Photo of Rob Flello Rob Flello Labour, Stoke-on-Trent South

Perhaps I could give a further illustration; for example, the far right go from door to door in my constituency collecting money. Have I misunderstood the hon. Gentleman’s point or is he suggesting that he would prefer the NSPCC to be regulated, but for far right groups not to be regulated?

Photo of Andrew Turner Andrew Turner Conservative, Isle of Wight

The hon. Gentleman has misunderstood, but that is a perfectly reasonable question. I was asking who would stand in the place of the Charity Commission. The charity commissioners regulate the NSPCC, but who regulates the far right?

Photo of Ed Miliband Ed Miliband Parliamentary Secretary (Cabinet Office)

It is useful to have this discussion. The position is the status quo, which is as follows. In London, the relevant body will be the Metropolitan police and in the rest of country it will still be local authorities. The Charity Commission has no involvement. The hon. Gentleman might regard the position between the police and local authorities as anomalous, but that is a matter for another Bill, not this one.

Photo of Andrew Turner Andrew Turner Conservative, Isle of Wight

In that case, I am reasonably happy. I was concerned that the Charity Commission regulates whether the Conservative party could go from door to door collecting memberships. Sadly under this Bill, that is not defined as philanthropic or benevolent despite it obviously being both.

Photo of Andrew Turner Andrew Turner Conservative, Isle of Wight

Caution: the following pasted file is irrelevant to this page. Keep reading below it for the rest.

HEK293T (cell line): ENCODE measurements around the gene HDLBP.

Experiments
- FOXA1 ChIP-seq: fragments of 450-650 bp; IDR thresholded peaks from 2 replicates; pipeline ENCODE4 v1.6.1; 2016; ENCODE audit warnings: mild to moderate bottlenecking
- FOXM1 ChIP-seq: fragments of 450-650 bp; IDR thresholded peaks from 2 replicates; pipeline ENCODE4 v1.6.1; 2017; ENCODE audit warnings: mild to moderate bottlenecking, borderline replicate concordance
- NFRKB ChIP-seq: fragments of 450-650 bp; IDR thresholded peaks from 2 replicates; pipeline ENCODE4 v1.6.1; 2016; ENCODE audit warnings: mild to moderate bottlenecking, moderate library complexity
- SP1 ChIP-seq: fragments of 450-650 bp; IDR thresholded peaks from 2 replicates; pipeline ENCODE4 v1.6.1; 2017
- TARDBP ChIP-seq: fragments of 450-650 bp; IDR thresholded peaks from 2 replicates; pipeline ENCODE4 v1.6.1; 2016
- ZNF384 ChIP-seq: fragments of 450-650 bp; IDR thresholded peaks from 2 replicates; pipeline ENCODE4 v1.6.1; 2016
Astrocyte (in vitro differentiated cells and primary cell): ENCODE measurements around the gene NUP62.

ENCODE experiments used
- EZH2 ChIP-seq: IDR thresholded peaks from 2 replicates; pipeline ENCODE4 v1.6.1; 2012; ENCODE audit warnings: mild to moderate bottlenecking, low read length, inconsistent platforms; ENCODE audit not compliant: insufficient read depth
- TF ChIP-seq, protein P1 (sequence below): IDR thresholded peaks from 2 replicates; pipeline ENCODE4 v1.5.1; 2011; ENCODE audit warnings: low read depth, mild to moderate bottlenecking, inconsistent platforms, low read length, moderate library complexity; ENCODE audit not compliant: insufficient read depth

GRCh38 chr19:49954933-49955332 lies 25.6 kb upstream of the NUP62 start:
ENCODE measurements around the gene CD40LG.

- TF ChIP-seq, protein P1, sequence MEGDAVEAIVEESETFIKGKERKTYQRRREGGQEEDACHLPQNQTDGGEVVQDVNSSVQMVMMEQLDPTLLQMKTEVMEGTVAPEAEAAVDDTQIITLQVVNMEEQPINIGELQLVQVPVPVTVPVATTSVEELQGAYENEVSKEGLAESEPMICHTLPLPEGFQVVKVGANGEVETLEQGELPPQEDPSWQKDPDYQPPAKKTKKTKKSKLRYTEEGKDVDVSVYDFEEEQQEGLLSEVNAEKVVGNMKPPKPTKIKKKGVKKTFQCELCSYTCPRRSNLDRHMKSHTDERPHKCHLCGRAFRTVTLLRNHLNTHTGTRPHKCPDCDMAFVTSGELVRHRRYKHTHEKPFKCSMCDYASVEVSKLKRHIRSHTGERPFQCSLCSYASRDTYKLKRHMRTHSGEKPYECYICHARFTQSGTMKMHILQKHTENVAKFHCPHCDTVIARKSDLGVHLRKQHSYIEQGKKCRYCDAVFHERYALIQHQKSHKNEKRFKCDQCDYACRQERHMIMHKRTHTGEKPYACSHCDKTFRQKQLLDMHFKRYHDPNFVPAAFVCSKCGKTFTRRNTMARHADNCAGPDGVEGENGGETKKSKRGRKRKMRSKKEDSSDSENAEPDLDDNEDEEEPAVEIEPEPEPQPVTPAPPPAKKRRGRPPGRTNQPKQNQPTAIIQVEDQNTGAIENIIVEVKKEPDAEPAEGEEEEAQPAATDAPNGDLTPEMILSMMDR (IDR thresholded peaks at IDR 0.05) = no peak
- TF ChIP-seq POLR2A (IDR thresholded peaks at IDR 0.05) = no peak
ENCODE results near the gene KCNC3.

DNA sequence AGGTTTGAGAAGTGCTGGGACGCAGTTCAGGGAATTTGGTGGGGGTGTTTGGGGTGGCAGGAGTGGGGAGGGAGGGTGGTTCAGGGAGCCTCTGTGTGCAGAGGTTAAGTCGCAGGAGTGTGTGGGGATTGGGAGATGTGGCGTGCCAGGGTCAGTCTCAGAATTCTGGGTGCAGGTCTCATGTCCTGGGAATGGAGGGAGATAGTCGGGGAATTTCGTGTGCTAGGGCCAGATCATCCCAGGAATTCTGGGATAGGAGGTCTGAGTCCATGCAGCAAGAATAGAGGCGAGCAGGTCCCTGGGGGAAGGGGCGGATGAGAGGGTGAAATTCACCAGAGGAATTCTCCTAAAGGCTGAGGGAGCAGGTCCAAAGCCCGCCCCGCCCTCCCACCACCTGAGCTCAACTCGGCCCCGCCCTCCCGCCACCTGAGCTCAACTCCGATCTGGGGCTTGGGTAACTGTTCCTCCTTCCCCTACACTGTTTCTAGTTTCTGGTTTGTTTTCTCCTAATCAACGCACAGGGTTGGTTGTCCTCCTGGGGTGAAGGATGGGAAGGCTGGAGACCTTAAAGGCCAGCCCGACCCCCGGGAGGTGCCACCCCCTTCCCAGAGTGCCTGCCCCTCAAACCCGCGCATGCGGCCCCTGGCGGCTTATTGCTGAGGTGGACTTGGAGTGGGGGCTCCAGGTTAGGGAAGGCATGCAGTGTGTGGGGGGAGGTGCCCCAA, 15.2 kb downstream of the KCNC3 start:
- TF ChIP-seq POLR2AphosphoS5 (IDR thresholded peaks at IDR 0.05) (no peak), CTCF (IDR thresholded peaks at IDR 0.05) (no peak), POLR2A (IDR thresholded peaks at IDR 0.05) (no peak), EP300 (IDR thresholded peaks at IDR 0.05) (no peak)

Certainly, it is for public benefit. I believe that the Bill opens the way for the Conservative Party to become a registered charity because it fulfils all the public benefit requirements that are set out in this Bill. However, that was not the purpose of my rising to speak on this group of amendments.

My purpose was to raise a question that I raised with the Under-Secretary of State for Northern Ireland, the hon. Member for Wythenshawe and Sale, East (Paul Goggins) in a letter of 21 July about raffles—not the man, the ticket things.

Photo of Andrew Turner Andrew Turner Conservative, Isle of Wight

Nor the cigarettes.

I asked the Under-Secretary whether raffles would be allowed. He replied that a raffle for charitable, benevolent or philanthropic purposes—although presumably not for the far right—would come within the definition of a charitable appeal in clause 45(2)(b). It would be regulated under part 3 except where the exemption for local, short term collections applies or the raffle is not a public, charitable collection under clause 46. I understood from that explanation that a raffle would be regulated. The Minister’s amendments made it even clearer that a raffle will be regulated because it falls under amendmentNo. 176, which says that

“the making of an offer to sell goods or to supply members of the public.’.”

However, I am confused as to what amounts to a local, short-term collection.